Unlike other states that have legalized marijuana for medical purposes, notably California and Colorado, Connecticut would tightly regulate the drug’s use, advocates say. To qualify, patients would need a physician’s certification that they have a debilitating medical condition, such as cancer, glaucoma, HIV, AIDS, Parkinson’s disease, multiple sclerosis or epilepsy.
Marijuana would be dispensed only by pharmacists who obtained a special license. Qualifying patients and their primary caregivers would be required to register with the Department of Consumer Protection.
“We don’t want Connecticut to follow the path pursued by some other states, which essentially would legalize marijuana for anyone willing to find the right doctor and get the right prescription,” Malloy said. “In my opinion, such efforts run counter to federal law. Under this proposal, however, the Department of Consumer Protection will be able to carefully regulate and monitor the medicinal use of this drug in order to avoid the problems encountered in some other states.”
The debate in Connecticut has changed sharply since 2003, when the measure failed on the floor of the House after an emotional debate. The proposal passed one year later, in 2004, by a vote of 75-71, but it has never been signed into law. After being passed by both chambers in 2007, the bill was vetoed by Gov. M. Jodi Rell, a Republican.
In those early days, it was primarily stoners and people from “the radical left” who favored the bill as a way to force social change on marijuana policy, Kissel said. “Very few people in medicine supported the bill,” he said.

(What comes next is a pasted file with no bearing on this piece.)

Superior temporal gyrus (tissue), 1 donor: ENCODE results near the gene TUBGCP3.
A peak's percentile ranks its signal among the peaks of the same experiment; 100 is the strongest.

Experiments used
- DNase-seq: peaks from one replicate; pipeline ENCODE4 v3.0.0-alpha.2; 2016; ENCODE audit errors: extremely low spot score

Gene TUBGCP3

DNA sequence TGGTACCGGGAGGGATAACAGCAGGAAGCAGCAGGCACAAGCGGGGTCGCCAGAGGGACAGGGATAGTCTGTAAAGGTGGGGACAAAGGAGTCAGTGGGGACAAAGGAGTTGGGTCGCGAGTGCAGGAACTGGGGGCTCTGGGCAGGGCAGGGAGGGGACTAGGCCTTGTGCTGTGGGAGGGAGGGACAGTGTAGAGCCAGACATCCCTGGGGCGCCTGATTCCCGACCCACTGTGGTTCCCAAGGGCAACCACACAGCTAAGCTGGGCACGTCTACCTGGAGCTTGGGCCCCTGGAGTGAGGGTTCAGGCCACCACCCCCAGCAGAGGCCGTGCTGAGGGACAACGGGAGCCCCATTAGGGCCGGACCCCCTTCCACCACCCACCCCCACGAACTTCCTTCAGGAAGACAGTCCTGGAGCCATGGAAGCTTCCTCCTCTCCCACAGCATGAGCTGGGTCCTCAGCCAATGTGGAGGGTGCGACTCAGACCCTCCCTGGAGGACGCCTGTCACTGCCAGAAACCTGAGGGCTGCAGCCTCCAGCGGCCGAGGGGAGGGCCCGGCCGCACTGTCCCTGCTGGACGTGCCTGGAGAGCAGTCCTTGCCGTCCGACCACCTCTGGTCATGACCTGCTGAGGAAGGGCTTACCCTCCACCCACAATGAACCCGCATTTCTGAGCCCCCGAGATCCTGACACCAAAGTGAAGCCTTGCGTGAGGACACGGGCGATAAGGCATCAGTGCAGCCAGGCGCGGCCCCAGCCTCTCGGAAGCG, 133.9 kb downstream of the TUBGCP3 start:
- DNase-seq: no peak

But as the years went on, lawmakers began hearing from medical professionals. They also heard harrowing, deeply personal stories from people coping with chronic and serious illnesses about the role that marijuana plays in their medical treatment.
“There has been a sea change over the last decade,” Kissel said.
Senate Minority Leader John McKinney said he understands the suffering seriously ill patients endure. “I remember walking out of my car one day in…college, to go pick up my father from the train station,” said McKinney, whose father was the late Congressman Stewart McKinney. “I hadn’t seen him in about six months…and I didn’t recognize him because he had lost 40 or 50 pounds because he was dying of AIDS. I understand that suffering and that pain.”
But, McKinney said, “I have never been able to get around…the fact that what we are authorizing to be done is a violation of law. And I don’t know if we’ve ever done that in this circle before.”
Boucher argued that legalizing medical marijuana would send a devastating message to young people. “There are reams of data that speak to the cost of the state due to the unhealthy effects of marijuana,” she said.
Long-term marijuana use, Boucher said, affects the heart and lungs and causes problems with infertility in men; in addition, it leads to increased depression, schizophrenia and psychosis, she said. Marijuana users are also “more than twice as likely as other drivers to be involved in motor vehicle crashes,” she said, comparing “doped driving” to drunken driving.
Smoking one joint per day is like smoking four to five cigarettes, Boucher said. “It is an accepted fact that smoking cigarettes causes lung cancer,” she said. “This implies … that marijuana leads to some of the same results. … The smoking of cannabis has a detrimental effect to our lungs. … I think we’ve made the case on that. This is why the FDA has been very, very cautious about the public moving in this direction.”